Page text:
Gun Crazy (originally called Deadly is the Female) is a 1950 Film-Noir from director Joseph H. Lewis and writer MacKinlay Kantor who wrote the screenplay based on his original work. An interesting side-note, Millard Kaufman received a co-credit as screenwriter. Kaufman was creator of Mr Magoo at the time and later, the popular Spencer Tracy led Film Noir, Bad Day at Black Rock. Kaufman actually had nothing to do with Gun Crazy. Kaufman “lent” his name to Dalton Trumbo a member of The Hollywood Ten. These were a group of film industry members who refused to participate in the House Un-American Activities Committee hunt for “Communist” influence in the film business. Check the link for more information.
That Kid is Gun Crazy
John Dall, best known for his work in Hitchcock’s The Rope, plays Bart Tare. The film opens on a young Bart breaking into a store in order to retrieve a gun. The mood lighting, scene staging and dramatic movements suggest to us many of the classic traits of German Expressionism that lent themselves to the Film Noir genre. We transition into a courthouse where Bart sits alone in front of a window as the story and dialogue take place in foreground. This seems to suggest the boy’s strange detachment from what is real, what is happening due to his mania, he is “Gun Crazy”. This sets the stage for his poor choices for his love of things “wrong”, though there is no overt statement against firearms in the film.
She’s a Devil in Disguise
After heading off to reform school we fast forward several years and Bart is back in town, meeting up with old friends and attending a circus show. Here enters our femme fatale, Annie Laurie Starr, played by the very cute british actress Peggy Cummins. She’s very convincing as an American, I wasn’t even aware she was from the U.K. until researching the film. Annie is a shooting star, the main attraction of the circus with trick-shooting. A challenge to the audience leads to Bart and Annie facing off. Their pseudo-duel is really a courting dance a sort of Gun Crazy mating ritual and Bart for certain is smitten.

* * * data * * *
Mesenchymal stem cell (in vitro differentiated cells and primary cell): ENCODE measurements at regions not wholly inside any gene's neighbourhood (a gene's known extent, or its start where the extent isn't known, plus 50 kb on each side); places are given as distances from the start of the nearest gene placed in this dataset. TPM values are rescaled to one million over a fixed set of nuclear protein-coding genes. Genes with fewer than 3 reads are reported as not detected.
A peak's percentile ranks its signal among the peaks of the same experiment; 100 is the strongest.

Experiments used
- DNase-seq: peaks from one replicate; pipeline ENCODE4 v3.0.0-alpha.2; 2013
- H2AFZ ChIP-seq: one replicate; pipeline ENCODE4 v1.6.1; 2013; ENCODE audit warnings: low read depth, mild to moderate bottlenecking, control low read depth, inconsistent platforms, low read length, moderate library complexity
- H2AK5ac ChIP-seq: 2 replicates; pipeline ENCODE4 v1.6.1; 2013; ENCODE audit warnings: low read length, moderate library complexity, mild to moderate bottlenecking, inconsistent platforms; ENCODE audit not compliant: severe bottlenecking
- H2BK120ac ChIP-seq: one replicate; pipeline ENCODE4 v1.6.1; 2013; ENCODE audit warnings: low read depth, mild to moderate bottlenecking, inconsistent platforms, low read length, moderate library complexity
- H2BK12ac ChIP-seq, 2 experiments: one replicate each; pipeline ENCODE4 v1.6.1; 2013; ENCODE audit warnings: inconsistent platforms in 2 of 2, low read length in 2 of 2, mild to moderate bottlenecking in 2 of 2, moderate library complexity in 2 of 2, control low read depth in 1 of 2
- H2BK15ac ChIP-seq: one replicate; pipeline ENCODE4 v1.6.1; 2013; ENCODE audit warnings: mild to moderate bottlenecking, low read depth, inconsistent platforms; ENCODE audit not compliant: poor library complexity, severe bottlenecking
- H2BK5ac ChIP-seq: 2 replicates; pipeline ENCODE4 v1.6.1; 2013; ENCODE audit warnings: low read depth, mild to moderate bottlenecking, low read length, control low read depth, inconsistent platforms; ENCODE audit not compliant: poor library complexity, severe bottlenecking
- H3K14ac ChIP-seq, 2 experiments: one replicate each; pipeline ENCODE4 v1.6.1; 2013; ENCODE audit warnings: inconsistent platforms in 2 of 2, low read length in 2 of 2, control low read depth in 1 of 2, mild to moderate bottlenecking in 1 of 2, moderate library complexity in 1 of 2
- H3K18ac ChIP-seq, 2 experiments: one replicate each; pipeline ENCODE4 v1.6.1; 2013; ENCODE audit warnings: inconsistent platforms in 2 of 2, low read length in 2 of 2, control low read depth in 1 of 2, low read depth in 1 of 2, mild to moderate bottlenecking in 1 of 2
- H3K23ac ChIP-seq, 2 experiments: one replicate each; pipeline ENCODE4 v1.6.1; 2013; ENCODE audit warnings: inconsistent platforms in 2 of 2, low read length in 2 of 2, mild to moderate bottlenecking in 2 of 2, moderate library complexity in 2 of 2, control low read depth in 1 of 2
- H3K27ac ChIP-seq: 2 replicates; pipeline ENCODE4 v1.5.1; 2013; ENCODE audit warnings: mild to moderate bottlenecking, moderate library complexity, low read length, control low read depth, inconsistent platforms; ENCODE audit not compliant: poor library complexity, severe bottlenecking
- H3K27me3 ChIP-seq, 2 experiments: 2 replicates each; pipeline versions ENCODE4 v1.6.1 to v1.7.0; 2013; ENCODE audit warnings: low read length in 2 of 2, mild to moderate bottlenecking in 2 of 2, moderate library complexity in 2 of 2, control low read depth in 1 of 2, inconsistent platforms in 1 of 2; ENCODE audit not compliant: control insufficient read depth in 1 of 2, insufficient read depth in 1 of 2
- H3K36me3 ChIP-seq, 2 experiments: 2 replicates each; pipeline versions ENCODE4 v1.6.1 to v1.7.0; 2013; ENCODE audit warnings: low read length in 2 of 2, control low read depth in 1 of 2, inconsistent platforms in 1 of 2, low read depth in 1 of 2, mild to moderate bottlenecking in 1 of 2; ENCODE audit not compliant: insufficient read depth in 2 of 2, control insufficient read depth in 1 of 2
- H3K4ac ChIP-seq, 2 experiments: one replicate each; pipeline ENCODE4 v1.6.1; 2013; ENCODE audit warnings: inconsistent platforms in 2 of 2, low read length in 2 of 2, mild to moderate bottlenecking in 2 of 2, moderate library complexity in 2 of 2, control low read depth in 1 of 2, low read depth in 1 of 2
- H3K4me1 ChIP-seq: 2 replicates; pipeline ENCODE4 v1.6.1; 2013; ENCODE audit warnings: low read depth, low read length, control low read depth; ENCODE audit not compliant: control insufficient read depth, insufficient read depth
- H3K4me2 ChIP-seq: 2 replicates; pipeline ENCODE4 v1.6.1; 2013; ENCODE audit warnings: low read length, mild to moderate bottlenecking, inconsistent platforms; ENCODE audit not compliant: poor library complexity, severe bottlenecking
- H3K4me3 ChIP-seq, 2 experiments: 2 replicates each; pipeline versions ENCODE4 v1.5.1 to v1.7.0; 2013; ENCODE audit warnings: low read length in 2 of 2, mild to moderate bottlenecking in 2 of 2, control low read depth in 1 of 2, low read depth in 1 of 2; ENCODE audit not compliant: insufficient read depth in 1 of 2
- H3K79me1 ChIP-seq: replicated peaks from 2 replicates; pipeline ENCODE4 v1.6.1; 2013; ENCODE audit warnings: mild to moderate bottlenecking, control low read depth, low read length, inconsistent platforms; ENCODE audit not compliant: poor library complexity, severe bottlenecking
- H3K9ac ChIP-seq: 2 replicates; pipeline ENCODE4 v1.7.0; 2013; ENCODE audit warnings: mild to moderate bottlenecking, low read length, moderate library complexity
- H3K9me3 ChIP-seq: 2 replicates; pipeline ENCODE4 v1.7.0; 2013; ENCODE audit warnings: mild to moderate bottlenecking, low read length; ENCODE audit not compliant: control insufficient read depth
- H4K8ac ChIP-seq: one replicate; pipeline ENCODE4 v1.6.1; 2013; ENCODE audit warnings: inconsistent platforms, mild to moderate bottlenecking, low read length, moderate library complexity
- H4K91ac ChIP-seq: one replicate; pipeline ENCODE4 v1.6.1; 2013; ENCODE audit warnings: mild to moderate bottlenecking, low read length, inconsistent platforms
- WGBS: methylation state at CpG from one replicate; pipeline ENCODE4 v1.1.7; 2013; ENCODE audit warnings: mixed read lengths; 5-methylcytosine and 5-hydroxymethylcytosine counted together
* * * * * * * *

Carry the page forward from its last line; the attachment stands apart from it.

After winning the contest, Bart joins up and is immediately at odds with the creepy circus owner who “stakes his claim” on Annie. Dialog between the owner and Annie reveals that Annie has killed before. She and Bart leave together, immediately married and a montage featuring a whirlwind of good times ensues. Annie promises to “try very hard” to be good, and manages to do so for awhile…
A Bonnie and Clyde Pre-Cursor
It’s only a matter of time before Annie’s penchant for doing the wrong thing and sort her gun crazy mania pulls Bart right along. The bulk of the film is devoted to their crime spree and lifestyle. I won’t spoil it here, but much like Bonnie and Clyde the journey of the characters seems to be careening towards an inevitable end.
The Innovation of Gun Crazy
Gun Crazy is touted for it’s innovative documentary-style filming. While the film doesn’t stand up as well as many of the other Film Noirs of the period, the performance in my opinion weren’t as strong as the leaders of the genre, there are a few reasons to pay attention to the film. This documentary-style tag is perhaps best on display in the famous
driving sequence of the film. We the viewer and the camera sit in the back of the car as Bart and Annie discuss, and drive to their big “final” heist. This is a continuous “1-shot” scene that does not occur on a sound stage. We follow them all the way to their destination, park outside and leave with them after the deed is done. Single continuously shot scenes are a badge of honor in modern filming and Gun Crazy was one of the first (preceded by The Killers the year before).
The best scene for me was at the very end of the film, where our gun crazy lovers awaken in a swamp. The mist and fog swirl and hide the approaching lawmen, whom we can only hear. The tenseness mounts, enhanced by the mood and lighting of the set. The end reprises the main musical theme which is consistently featured throughout the picture and serves the film well. Gun Crazy may not be the best of the Film Noirs but it has a few stand-out scenes that make it worth watching once.
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